What Can’t A Debt Discharge DoApril 28, 2014
Beaumont Inn, Harrodsburg KYMay 7, 2014
Can I Keep My Car Or House If I Still Owe Money On Them In A Chapter 7 Bankruptcy?
Maybe. Depending on individual circumstances, if a debtor wishes to keep certain secured property (such as a car or house), he or she may decide to “reaffirm” the debt. That will require you to sign a reaffirmation agreement.
A reaffirmation is an agreement between the debtor and the creditor that the debtor will remain liable and will pay all or a portion of the money owed, even though the debt would otherwise be discharged in the bankruptcy.
In return, the creditor promises that it will not repossess or take back the automobile or other property so long as the debtor continues to pay the debt.
How Do I Reaffirm A Debt In A Chapter 7 Bankruptcy?
If the debtor decides to reaffirm a debt, he or she must do so before the discharge is entered.
The debtor must sign a written reaffirmation agreement and file it with the court. 11 U.S.C. § 524(c).
The Bankruptcy Code requires that reaffirmation agreements contain an extensive set of disclosures described in 11 U.S.C. § 524(k). The disclosures must advise the debtor of the amount of the debt being reaffirmed and how it is calculated and that reaffirmation means that the debtor’s personal liability for that debt will not be discharged in the bankruptcy.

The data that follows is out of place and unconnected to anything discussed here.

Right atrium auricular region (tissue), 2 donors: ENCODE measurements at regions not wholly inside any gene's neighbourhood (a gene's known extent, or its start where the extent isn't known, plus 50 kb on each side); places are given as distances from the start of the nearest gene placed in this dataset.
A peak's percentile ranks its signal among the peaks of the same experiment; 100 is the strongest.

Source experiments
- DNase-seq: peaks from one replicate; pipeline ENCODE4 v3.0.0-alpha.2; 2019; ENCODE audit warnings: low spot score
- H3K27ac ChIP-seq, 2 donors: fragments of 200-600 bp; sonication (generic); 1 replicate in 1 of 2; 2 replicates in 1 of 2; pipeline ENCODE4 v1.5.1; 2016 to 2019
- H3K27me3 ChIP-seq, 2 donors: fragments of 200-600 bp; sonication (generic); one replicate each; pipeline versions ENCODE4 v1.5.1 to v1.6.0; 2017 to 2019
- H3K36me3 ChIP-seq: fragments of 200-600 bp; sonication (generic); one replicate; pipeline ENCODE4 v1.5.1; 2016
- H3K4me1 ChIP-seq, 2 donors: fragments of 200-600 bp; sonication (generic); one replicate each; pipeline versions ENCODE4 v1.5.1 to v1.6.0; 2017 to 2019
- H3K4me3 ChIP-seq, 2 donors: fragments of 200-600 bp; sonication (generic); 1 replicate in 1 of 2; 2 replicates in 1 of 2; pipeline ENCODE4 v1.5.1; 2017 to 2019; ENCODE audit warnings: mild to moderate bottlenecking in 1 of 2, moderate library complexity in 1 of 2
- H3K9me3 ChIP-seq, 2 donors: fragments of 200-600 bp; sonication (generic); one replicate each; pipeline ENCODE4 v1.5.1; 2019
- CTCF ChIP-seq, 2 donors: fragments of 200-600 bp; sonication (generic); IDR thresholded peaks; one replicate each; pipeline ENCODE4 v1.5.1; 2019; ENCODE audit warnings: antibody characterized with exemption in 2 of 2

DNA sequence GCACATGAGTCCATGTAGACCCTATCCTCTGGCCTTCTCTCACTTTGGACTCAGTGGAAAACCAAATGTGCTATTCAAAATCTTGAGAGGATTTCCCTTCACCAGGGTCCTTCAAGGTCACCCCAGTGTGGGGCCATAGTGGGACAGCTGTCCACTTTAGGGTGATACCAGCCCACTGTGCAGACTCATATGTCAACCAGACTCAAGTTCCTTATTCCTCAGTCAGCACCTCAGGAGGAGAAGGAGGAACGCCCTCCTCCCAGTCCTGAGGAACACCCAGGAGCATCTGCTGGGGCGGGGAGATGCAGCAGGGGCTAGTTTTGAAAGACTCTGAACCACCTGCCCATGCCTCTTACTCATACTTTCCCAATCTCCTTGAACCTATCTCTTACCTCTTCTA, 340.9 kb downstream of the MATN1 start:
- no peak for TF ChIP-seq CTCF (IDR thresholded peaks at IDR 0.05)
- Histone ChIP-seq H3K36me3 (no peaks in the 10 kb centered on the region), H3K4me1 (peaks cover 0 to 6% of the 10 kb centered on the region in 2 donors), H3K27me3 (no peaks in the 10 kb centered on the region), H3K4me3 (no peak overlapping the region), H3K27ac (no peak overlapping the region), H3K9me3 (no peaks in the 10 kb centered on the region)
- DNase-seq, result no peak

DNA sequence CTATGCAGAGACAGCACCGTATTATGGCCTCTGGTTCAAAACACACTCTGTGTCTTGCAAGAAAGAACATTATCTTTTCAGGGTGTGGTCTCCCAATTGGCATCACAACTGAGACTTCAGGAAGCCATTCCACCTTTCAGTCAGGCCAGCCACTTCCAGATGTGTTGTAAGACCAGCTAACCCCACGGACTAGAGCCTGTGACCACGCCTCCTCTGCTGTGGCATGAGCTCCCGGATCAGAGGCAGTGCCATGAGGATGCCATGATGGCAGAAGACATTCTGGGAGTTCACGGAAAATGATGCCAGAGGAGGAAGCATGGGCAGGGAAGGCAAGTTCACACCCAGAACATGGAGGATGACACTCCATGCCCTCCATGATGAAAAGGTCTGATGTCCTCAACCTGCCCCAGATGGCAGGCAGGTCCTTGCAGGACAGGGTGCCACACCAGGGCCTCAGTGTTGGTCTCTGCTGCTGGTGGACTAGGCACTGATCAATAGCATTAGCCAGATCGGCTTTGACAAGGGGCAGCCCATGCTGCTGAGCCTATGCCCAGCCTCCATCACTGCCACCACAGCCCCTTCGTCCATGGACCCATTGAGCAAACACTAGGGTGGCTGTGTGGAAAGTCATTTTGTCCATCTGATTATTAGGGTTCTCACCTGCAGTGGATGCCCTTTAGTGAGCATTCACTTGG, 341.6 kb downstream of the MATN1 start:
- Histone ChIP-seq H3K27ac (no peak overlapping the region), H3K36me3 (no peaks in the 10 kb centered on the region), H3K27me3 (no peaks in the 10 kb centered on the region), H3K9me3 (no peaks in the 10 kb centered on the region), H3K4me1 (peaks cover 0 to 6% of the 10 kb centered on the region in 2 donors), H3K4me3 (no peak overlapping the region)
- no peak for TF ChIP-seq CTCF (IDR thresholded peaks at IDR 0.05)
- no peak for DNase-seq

The disclosures also require the debtor to sign and file a statement of his or her current income and expenses which shows that the debtor can afford to pay the debt they are reaffirming.
If the balance is not enough to pay the debt to be reaffirmed, there is a presumption of undue hardship, and the court may decide not to approve the reaffirmation agreement. Unless the debtor is represented by an attorney, the bankruptcy judge must approve the reaffirmation agreement.
The Bankruptcy Code requires a reaffirmation hearing if the debtor has not been represented by an attorney during the negotiating of the agreement, or if the court disapproves the reaffirmation agreement. 11 U.S.C. § 524(d) and (m).
If you are considering filing for bankruptcy you should contact a bankruptcy attorney to help you explore your options. If you have questions about reaffirming a debt or are interested in filing for bankruptcy contact Rebecca Hurst of Hurst & Hurst Law at (859) 209-2101.